It must be austerity coating my tongue,
tasting of nothing, dry and flinty.
I dream I am burning, scorching
in a fast cast iron oven
able to see water through the isinglass
but unable to open the door. It is
a nightmare born of a baker
and her sailor husband, gone to sea, maybe
dead. He is a blur, really.
I watched him scrape the barnacles
from his boat’s hull and every pass
of the steel tool burnished
my heart smooth like resting dough.
I’m brittle now from lack
of air breathed from him to me.
His rough hands always tore
my books. My beloved’s thick skin
brushed my worries overboard.
I have read too many recipes for forgetting.
If I stop dreaming, he may return.
When we lift the boat out of the water for the season, the barnacles are a blur on its rounded hull. We must scrape them from the wood with steel, completely unlike a cat running its rough tongue along its leg. I expect the tool to make flinty sparks as each animal comes loose, and to be drenched in wet splinters and the spit of crustaceans. I imagine that my hand is a claw, slashing away at all that is wrong in the world. Small-minded politicians. Bomb-marked landscapes. Blue silk burqas. Protesters whose posters sport badly spelled racist epithets. I daydream about cocoons and how we could all change into beautiful creatures with short, definite lives. How austere we would be flitting from one sweet flower to another, laying a new generation in glistening eggs before falling to a forest floor, our bodies feeding the trees. The boat’s bottom is burnished and brown again. My muscles are brittle under my skin, and I return home to soften in a tub of freshwater, its steam scented with salt and the bodies of animals whose lives I’ve erased.
I lost her in the Metro and did not care. Let her go to the cemetery
and lie on Chopin’s grave. Let her stand alone at the white cathedral
and weep her cold tears. By then, we had untied the umbilical cord,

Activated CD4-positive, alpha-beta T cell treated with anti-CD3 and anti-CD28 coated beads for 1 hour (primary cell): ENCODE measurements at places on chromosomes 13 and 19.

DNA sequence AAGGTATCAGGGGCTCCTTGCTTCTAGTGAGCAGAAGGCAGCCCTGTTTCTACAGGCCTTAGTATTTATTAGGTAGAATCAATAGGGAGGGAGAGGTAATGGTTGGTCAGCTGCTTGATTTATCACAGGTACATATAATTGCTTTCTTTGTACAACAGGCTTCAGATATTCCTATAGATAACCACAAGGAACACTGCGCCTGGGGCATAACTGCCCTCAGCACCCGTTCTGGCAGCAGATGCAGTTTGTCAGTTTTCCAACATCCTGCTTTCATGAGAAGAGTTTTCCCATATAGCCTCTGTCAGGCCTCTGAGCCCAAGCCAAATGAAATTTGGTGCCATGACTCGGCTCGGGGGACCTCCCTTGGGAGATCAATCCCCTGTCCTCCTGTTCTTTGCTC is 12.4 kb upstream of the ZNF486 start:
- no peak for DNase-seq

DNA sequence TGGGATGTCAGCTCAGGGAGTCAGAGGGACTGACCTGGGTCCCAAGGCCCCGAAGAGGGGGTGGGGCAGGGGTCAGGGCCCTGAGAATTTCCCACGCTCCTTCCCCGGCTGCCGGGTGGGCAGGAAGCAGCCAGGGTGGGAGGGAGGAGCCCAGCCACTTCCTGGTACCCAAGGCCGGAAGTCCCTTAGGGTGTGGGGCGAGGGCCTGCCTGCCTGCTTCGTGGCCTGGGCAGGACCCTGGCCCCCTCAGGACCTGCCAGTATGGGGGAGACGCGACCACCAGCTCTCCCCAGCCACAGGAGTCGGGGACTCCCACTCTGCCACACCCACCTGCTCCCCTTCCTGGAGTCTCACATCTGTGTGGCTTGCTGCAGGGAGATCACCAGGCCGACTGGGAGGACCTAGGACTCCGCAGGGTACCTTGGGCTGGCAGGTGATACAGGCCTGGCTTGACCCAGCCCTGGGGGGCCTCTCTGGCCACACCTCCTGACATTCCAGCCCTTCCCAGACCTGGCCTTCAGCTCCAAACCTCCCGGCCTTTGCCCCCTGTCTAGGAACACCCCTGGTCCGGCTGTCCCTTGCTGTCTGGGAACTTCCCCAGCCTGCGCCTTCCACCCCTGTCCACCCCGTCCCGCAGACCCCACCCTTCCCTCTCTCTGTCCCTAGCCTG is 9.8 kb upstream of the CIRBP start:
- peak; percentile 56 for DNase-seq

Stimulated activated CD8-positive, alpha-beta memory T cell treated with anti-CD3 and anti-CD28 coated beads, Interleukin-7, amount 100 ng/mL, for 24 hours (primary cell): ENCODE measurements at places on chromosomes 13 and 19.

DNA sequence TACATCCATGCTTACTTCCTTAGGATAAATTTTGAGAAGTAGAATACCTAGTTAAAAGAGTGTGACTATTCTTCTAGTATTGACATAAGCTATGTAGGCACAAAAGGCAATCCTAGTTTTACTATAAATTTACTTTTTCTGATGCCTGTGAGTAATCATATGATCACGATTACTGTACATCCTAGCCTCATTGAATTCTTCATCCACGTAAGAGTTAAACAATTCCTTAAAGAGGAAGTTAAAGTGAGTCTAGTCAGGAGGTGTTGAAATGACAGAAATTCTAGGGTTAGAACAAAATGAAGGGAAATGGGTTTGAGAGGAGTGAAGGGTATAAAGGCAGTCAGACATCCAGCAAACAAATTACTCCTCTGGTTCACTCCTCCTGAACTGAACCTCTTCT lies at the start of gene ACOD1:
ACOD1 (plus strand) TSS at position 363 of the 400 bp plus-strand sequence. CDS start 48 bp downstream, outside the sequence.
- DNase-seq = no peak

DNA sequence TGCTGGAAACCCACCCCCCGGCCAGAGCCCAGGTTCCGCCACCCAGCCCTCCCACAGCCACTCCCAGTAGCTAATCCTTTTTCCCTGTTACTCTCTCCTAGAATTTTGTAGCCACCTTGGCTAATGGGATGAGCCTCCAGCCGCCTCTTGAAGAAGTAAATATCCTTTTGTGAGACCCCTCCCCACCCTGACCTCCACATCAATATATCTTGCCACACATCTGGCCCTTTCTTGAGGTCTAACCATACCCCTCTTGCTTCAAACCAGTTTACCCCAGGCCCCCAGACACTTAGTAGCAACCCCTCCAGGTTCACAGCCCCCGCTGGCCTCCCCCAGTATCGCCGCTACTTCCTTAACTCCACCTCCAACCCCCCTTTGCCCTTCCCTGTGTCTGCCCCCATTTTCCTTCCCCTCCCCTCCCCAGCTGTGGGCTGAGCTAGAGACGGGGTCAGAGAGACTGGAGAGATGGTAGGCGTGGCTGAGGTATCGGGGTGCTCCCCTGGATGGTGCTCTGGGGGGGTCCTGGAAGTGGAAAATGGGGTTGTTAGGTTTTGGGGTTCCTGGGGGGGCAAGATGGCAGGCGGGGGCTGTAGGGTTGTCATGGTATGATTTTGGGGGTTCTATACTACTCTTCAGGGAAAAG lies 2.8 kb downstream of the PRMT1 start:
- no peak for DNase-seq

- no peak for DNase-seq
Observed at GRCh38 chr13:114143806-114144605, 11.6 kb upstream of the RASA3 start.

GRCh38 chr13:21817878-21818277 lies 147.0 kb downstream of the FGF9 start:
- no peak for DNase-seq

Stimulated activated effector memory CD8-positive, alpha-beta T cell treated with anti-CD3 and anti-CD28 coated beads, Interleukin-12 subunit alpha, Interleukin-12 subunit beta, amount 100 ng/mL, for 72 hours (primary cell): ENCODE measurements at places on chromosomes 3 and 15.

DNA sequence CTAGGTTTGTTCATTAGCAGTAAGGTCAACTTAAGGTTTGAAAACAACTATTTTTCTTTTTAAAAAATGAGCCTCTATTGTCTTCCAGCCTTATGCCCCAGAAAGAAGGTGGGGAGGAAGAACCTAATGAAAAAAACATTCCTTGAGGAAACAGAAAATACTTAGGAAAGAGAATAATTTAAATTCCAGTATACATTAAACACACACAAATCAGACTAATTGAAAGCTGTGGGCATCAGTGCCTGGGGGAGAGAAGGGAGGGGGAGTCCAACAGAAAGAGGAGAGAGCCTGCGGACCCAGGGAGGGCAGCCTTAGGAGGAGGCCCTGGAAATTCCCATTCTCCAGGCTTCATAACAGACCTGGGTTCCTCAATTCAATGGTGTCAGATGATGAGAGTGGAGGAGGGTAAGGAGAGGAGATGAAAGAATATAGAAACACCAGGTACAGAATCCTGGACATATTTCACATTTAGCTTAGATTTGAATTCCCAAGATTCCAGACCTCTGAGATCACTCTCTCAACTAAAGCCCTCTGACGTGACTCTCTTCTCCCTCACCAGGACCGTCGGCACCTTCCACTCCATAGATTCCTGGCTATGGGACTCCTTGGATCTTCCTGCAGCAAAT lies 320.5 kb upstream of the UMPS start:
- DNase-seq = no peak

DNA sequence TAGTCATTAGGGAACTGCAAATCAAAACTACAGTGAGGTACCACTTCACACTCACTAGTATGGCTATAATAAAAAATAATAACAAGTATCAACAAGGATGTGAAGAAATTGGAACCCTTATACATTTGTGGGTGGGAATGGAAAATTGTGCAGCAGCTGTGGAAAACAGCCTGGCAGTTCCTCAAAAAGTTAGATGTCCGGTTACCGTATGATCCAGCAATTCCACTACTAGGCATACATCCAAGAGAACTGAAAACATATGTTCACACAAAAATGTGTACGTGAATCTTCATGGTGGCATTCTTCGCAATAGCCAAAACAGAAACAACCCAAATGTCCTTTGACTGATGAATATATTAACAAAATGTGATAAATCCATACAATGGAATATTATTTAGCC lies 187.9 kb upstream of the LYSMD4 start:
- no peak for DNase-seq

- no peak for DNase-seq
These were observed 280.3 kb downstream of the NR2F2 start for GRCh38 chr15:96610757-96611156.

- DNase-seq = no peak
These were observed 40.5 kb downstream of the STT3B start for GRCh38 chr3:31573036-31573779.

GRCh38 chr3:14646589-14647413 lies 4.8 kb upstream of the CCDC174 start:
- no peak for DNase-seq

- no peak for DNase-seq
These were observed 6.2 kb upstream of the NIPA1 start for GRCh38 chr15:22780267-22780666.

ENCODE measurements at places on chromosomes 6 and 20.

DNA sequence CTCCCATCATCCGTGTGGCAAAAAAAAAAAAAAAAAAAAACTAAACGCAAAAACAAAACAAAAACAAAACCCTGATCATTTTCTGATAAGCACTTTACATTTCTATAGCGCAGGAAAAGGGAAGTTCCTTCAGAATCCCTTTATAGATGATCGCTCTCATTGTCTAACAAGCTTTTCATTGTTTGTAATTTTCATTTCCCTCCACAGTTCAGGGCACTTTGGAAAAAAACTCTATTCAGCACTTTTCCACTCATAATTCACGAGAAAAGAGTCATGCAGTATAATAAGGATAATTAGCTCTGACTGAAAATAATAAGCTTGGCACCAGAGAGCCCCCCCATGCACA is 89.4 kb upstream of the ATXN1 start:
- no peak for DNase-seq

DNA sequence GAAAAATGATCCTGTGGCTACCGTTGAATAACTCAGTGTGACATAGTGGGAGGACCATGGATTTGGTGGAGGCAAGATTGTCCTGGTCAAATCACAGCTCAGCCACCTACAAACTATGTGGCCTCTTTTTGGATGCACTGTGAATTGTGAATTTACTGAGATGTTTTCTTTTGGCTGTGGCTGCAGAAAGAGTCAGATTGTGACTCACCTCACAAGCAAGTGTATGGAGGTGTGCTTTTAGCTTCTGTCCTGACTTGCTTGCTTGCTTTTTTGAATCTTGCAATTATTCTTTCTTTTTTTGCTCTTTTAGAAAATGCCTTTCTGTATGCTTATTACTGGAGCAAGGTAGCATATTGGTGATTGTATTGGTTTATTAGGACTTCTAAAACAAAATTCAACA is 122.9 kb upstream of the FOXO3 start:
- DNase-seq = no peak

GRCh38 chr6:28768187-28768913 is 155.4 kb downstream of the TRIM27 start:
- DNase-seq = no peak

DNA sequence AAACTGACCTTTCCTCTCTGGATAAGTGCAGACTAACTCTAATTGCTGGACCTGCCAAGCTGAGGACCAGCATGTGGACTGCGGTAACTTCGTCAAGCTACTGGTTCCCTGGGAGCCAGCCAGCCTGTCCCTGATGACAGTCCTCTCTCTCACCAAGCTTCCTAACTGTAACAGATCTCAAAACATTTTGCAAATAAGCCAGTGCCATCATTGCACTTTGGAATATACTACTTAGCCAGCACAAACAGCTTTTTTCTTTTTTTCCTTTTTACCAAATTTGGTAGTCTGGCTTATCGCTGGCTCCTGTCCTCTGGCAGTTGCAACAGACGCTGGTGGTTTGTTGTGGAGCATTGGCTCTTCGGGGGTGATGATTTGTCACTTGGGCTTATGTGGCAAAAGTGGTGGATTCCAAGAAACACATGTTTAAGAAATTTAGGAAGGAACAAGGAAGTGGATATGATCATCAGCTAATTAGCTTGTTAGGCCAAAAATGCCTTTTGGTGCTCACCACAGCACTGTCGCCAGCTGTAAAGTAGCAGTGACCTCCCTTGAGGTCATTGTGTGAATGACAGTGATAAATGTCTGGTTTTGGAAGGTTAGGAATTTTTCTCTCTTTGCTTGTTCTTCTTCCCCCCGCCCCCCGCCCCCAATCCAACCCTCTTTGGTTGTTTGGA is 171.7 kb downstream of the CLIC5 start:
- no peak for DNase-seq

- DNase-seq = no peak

spilled the old blood and stopped breathing each other’s breath.
Her words for comfort, blankets, milk, breasts, were meaningless
in my new language. I had screamed my own meaning: wool, needles
aspic, paper. The water tasted like oranges afterward, and I stood
on the balcony naked and warm. The street below was all vendors,
cut flowers and coffee, bread and caged birds. I saw her creeping along
the cobblestones. I moved back behind the venetian blinds,
slipped between the musty sheets, and prayed for sleep.
The lilies were unexpected
like a dive into shallow water
or lettuce sprouting in the lawn.
The summer had been strange
since the beginning: dragonflies
and pink sky in mid-afternoon
clouds like gauze curtains, no rain.
She hallowed a piece of garden
blessed it with a spade
knelt and mouthed an alleluia
set down the lilies’ roots.
The hive buzzed
beyond the yard. Honey
gathered on the comb
dripping like dreams.
Soon she would be mistress
again. She would never hang
her head, never waste away.
Kristin LaTour’s most recent chapbook is Agoraphobia, from Dancing Girl Press (2013), as well as two others: Blood (Naked Mannequin Press 2009) and Town Limits (Pudding House Press 2007). Her poetry has appeared in journals such as Fifth Wednesday, Cider Press, and Atticus Review. She appears in the anthology Obsession: Sestinas in the 21st Century. She teaches at Joliet Jr. College and lives in Aurora, IL with her writer husband, a lovebird, and two dogitos.
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